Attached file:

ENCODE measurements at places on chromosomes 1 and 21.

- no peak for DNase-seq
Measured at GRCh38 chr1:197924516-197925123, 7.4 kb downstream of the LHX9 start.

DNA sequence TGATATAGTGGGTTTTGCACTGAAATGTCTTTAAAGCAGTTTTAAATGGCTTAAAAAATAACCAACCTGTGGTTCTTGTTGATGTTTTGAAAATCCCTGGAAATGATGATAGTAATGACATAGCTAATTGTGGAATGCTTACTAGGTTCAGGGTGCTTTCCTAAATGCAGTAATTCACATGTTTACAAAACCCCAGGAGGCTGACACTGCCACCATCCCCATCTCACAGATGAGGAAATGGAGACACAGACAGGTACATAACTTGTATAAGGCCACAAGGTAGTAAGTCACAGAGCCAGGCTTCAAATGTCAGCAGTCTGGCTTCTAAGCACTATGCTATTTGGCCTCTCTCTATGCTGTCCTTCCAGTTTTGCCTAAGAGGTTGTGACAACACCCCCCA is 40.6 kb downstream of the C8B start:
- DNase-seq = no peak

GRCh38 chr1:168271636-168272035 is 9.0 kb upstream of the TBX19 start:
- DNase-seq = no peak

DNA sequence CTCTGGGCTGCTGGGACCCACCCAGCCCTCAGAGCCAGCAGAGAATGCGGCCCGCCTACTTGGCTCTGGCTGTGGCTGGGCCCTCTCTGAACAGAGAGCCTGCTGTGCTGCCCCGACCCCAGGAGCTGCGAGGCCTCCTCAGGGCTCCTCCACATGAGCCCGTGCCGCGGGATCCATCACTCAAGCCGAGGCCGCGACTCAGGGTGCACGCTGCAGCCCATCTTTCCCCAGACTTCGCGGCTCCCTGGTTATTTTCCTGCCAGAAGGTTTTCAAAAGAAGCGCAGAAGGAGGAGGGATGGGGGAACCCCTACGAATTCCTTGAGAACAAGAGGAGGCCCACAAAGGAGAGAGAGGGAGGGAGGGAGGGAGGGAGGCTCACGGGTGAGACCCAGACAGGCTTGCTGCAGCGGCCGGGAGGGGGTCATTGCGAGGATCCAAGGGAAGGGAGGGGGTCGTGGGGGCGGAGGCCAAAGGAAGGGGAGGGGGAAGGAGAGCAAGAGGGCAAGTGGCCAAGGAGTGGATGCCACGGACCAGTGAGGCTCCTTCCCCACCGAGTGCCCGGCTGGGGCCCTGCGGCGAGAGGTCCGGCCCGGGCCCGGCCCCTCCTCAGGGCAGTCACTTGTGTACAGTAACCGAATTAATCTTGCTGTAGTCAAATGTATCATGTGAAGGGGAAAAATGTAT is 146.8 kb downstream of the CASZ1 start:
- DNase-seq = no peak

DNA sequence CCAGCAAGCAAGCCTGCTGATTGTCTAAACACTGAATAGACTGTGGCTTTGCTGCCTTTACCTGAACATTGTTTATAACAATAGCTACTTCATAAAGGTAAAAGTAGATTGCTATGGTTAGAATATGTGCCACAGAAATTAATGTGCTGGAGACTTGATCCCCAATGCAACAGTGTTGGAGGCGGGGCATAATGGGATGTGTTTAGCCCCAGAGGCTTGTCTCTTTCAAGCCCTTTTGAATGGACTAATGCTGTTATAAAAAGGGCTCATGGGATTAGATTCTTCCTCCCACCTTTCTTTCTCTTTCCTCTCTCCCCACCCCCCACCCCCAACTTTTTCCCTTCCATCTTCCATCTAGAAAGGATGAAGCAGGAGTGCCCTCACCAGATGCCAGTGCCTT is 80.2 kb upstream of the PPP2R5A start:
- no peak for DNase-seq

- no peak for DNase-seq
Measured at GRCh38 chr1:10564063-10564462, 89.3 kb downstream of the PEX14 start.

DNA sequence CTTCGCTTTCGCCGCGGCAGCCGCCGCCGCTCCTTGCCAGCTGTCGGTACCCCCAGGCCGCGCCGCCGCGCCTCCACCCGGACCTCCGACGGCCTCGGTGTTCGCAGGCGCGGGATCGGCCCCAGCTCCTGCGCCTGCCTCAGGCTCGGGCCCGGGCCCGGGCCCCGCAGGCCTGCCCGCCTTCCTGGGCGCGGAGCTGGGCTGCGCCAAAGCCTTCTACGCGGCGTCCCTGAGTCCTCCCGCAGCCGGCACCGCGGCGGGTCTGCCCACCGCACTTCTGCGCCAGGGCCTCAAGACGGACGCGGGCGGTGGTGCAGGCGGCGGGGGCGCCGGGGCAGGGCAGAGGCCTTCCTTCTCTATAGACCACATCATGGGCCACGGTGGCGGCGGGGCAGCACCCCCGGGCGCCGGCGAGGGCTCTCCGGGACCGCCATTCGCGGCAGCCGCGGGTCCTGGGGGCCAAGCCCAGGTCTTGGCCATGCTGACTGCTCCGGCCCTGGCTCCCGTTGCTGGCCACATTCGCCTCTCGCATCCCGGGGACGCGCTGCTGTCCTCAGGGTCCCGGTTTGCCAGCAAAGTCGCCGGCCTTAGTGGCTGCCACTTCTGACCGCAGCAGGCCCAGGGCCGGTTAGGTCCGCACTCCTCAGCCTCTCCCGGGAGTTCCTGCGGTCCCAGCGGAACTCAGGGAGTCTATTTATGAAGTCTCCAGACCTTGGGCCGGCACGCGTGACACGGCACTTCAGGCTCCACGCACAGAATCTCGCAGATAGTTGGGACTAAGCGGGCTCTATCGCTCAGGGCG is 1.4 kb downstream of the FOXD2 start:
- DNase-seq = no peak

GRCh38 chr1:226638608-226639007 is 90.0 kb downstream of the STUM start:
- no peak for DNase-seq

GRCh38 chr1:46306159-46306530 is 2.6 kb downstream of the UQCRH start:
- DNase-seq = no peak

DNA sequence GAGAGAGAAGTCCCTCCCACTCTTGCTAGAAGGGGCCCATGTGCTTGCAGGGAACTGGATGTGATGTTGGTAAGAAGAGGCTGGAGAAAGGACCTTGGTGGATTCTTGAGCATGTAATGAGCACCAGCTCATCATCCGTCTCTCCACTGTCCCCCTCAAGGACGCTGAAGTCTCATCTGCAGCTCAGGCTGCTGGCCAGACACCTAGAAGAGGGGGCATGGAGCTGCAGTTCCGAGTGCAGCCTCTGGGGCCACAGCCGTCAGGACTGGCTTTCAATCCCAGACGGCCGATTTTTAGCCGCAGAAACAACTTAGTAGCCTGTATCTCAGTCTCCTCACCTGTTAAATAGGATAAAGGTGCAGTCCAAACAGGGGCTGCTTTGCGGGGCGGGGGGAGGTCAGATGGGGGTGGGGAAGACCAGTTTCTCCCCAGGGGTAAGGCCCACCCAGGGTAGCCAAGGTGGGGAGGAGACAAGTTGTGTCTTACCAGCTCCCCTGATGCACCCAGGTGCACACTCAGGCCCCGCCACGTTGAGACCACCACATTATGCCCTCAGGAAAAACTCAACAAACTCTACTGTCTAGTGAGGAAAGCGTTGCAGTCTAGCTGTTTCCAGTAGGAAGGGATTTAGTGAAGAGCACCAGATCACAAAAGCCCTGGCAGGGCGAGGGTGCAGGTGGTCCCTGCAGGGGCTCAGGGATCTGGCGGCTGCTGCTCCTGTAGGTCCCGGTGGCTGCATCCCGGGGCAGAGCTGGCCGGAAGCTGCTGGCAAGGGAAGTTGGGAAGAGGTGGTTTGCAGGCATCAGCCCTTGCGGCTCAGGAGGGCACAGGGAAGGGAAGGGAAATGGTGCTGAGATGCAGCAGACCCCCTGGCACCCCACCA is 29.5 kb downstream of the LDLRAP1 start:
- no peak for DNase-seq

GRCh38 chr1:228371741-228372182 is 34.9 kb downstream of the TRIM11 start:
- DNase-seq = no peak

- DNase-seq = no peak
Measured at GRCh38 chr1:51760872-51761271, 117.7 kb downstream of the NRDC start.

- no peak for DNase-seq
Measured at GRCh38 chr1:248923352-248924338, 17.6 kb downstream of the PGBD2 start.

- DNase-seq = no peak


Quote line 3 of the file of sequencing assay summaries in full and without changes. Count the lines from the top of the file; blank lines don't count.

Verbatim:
Measured at GRCh38 chr1:197924516-197925123, 7.4 kb downstream of the LHX9 start.